Fiona Hyslop's dangerous plan to curb freedom of speech
Mr and Mrs Watson, whose daughter was murdered in a school playground and whose son subsequently committed suicide, are on the brink of success with their campaign to extend the scope of defamation laws to the recently dead.
They have persuaded the Scottish Government of their case and the cabinet secretary with responsibility for the media, Fiona Hyslop (fresh from her starring role in the Creative Scotland fiasco), is now attempting to press its merits on the coalition government in London. Her plan is to have a special clause added to the code of practice for journalists which is being drawn up by those characters of unimpeachable reputation – politicians. The clause would impose stringent conditions on how the press may refer to the dead.
It is an objectionable proposal, not least because it is based on one case and one case alone: a column by the Glasgow journalist Jack McLean which contained a grossly insensitive reference to the dead girl. Where are all the other cases which would justify, in their totality, Ms Hyslop's draconian repression of press freedom? I challenge her to name them, but I won't be holding my breath.
She has expressed surprise and disappointment that the Westminster lot have not at once leapt on her proposal. This gives me a slight hope that the dotty plan may yet be resisted. The day that we start making laws because of something that Jack McLean wrote 20 years ago is the day we stop pretending that there is such a thing as freedom of speech in our dark, secretive little country.
Last week in the Scottish Parliament, Ms Hyslop gave an assurance that there was no intention to prevent comment on, say, Robert Maxwell or Baroness Thatcher – these were the two deceased she named, the first a corrupt megalomaniac who emptied his employees' pension fund before falling overboard; the second a woman recently widely hailed as the greatest prime minister of the post-war era. The association escapes me, but as a journalist I am grateful that Fiona Hyslop will allow me to say whatever I like about either or both. It's big of her.
No, no. All that Ms Hyslop wants is to prevent the press from publishing the details of anyone who has died recently 'where the only public interest in them is in the manner of their death'. It is deeply alarming that this statement goes beyond alleged defamation of the dead; it is potentially much more wide-ranging in its scope. On the face of it, it would prohibit the publication of any comment on the recently deceased, other than those whose fame or notoriety passes the Fiona Hyslop test.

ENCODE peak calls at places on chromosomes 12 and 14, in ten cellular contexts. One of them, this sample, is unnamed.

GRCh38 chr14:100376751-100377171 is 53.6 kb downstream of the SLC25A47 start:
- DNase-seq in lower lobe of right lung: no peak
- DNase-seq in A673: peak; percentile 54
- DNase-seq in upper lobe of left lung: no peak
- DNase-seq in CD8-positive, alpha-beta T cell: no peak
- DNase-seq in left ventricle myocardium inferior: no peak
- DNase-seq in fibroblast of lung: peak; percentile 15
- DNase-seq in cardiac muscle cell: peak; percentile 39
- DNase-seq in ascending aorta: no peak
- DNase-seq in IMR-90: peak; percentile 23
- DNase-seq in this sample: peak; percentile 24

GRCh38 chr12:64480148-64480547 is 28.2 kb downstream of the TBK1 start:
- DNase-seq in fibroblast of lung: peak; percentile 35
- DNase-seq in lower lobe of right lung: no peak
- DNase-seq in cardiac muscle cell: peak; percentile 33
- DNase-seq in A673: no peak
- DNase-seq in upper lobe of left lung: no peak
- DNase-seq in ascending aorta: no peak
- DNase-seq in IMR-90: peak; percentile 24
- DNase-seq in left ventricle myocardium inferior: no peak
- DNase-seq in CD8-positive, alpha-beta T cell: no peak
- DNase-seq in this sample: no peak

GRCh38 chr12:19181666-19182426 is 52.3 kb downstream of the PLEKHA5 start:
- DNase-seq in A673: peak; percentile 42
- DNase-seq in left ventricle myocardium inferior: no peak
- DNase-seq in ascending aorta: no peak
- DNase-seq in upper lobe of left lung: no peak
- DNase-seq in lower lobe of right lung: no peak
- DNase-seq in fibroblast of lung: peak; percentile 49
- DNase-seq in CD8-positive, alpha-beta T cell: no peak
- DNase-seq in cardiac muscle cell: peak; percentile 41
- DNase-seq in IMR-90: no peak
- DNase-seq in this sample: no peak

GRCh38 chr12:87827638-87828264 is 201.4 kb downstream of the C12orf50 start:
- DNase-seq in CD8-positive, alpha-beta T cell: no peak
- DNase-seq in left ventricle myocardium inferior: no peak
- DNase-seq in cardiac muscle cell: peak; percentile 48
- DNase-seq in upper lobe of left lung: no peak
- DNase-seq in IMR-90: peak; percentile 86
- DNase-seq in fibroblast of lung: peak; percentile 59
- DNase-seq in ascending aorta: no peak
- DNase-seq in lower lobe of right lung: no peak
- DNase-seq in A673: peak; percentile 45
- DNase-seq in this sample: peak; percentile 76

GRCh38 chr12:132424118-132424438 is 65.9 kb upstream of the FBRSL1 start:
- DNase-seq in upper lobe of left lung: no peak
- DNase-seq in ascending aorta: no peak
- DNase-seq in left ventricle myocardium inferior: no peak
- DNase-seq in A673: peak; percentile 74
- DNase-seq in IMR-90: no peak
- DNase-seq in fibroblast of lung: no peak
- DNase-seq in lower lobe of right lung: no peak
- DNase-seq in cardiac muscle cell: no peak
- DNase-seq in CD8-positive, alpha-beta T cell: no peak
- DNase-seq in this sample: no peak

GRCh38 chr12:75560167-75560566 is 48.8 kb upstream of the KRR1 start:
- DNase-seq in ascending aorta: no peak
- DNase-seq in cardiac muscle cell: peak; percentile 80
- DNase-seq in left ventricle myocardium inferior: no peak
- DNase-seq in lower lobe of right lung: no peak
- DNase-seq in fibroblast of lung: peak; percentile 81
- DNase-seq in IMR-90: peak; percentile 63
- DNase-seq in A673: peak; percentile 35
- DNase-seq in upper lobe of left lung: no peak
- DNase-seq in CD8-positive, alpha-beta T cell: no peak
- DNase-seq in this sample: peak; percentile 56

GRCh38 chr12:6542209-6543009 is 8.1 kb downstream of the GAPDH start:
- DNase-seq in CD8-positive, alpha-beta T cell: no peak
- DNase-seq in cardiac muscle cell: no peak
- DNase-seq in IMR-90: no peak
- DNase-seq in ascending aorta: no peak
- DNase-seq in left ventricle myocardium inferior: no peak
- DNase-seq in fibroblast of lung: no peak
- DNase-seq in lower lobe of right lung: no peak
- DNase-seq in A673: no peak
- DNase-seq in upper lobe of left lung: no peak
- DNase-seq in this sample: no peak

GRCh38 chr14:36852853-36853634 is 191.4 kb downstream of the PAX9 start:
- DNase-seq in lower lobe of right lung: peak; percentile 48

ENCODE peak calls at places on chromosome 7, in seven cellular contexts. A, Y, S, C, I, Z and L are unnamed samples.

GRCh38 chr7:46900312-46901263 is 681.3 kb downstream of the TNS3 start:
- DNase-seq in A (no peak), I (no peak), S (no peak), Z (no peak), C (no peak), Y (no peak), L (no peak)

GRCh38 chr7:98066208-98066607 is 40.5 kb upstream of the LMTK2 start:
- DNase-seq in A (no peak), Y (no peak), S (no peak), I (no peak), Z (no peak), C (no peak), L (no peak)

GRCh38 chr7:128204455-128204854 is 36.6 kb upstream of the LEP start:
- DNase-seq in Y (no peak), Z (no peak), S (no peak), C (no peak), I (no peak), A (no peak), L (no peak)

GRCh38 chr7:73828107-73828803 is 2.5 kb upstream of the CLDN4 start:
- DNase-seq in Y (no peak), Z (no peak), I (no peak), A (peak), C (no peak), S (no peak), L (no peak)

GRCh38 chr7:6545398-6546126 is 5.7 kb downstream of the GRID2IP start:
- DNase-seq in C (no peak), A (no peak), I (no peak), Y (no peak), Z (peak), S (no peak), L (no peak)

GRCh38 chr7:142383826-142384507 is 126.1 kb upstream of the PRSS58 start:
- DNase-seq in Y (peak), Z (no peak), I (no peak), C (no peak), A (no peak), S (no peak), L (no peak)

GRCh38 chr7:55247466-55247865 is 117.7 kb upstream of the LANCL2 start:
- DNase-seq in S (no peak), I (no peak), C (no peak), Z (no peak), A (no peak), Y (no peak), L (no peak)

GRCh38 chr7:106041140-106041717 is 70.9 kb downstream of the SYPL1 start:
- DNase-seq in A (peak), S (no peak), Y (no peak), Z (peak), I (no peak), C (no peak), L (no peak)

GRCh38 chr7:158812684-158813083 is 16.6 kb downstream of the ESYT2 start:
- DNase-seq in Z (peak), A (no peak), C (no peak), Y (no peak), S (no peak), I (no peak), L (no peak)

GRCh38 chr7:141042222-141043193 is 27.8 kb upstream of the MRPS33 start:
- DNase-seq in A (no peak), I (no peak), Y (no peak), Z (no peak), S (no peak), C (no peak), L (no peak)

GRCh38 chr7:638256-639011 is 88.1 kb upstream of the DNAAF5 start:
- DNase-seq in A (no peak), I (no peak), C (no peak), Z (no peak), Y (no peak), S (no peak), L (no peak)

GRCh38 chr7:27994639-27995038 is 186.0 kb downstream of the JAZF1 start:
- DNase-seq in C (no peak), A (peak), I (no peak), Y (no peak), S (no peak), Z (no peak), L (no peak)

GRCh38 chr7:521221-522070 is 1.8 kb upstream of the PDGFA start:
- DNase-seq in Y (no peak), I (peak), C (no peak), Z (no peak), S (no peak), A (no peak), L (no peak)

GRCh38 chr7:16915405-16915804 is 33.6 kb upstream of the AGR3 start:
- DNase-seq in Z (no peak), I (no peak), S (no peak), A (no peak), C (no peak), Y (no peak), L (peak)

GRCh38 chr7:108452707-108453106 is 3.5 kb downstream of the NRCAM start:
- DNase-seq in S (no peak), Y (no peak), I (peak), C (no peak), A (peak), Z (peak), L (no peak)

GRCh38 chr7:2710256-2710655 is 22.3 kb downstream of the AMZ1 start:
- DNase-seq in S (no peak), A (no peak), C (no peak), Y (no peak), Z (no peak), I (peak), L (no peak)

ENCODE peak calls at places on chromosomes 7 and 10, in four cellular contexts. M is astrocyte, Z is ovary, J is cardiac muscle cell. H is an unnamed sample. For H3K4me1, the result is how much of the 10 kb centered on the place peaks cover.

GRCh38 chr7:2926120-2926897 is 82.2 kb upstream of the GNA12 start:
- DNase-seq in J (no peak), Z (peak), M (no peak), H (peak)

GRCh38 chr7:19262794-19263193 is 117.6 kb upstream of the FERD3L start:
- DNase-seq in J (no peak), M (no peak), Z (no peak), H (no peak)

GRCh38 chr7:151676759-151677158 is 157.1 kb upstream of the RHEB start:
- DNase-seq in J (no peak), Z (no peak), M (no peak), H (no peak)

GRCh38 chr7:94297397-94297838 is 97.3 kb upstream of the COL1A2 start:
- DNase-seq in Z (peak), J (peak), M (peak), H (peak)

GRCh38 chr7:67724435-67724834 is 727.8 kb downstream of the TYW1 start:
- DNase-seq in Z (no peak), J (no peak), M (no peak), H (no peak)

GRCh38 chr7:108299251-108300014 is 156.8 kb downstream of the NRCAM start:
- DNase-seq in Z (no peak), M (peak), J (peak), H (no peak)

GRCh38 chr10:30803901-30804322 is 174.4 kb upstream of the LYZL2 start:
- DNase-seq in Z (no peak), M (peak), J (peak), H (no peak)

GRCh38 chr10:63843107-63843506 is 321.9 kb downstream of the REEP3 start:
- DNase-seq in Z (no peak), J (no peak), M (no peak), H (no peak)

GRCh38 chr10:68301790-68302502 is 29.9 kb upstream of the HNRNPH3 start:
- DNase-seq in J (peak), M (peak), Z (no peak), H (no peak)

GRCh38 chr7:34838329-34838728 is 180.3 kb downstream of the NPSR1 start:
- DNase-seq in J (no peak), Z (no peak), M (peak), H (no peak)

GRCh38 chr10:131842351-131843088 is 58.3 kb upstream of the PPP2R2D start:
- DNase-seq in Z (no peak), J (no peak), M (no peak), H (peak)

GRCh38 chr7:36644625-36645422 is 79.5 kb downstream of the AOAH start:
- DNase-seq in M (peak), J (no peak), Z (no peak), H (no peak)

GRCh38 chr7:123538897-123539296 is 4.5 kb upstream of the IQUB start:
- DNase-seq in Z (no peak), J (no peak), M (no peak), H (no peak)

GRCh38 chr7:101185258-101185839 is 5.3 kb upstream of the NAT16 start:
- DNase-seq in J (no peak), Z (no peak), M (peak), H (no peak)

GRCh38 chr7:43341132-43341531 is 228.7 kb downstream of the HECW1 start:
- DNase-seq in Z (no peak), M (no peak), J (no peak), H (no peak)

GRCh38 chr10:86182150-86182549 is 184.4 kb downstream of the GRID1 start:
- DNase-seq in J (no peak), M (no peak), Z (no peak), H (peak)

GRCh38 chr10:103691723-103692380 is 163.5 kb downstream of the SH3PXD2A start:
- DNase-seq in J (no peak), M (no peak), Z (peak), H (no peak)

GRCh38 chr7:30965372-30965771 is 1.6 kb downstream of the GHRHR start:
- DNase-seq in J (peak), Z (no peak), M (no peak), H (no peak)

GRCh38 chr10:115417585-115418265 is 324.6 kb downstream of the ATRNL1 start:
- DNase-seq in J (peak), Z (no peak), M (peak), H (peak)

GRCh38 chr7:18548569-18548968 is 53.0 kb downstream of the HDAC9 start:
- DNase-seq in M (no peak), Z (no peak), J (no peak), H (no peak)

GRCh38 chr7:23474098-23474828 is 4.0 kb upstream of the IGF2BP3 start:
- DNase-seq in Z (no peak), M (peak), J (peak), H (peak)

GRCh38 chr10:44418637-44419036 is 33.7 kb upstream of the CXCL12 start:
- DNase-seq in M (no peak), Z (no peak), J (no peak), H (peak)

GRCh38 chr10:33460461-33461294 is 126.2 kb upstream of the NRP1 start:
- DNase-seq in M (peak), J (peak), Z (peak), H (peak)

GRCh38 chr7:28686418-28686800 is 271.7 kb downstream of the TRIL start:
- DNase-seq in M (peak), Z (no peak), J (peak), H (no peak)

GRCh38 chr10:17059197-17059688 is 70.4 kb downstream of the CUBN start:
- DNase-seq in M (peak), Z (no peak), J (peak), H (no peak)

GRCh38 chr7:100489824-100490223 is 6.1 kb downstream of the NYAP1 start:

The culture secretary is straying here into grey, dangerous territory. I want her to give me a proper definition of what constitutes a public figure of the sort that will remain fair game for press attention. For example, would Fiona Hyslop allow me to comment on a middle-aged head teacher in the Borders, completely unknown outside her local community, not particularly well-known even within it? I suspect not. I suspect that the suicide of Irene Hogg would be one of those cases 'where the only public interest in them is in the manner of their death' and that any comment on it would be debarred under the code of practice.
You may remember the sad case of Irene Hogg. She failed to return to school after the Easter break and her body was found in the hills near Jedburgh in the spring of 2008. She had been suffering from work-related stress and in particular had been agitated and upset by the process of an inspection of her school. Her brother said she had been 'distraught and almost shell-shocked' by the experience.
In the wake of her death, her employers, Scottish Borders Council, disgracefully refused her family's request to see email correspondence between the council and the head teacher. The family also asked to see the report of the inspection conducted by the Scottish Government. This too was refused. At every turn the family's wishes were thwarted. But there was one course of action still left to them: exposure in the press of the circumstances of Irene's death. This forced the authorities into the public embarrassment of a fatal accident inquiry, where the sheriff ruled that her suicide was 'inextricably linked' to the inspection report.
It would be interesting to know whether there have been any changes in the manner of these inspections since the Hogg case. Are they less oppressive? Do they cause teachers less stress? For the moment, let these questions rest; the fact is that, had it not been for the media coverage of Irene Hogg's state of mind before her death, the issue of school inspections, and the pain they cause to dedicated people, would never have surfaced.
Fiona Hyslop would like to make it more difficult – if not impossible – for the press to comment on such deaths. If she disagrees, let her say so.
Kenneth Roy is editor of the Scottish Review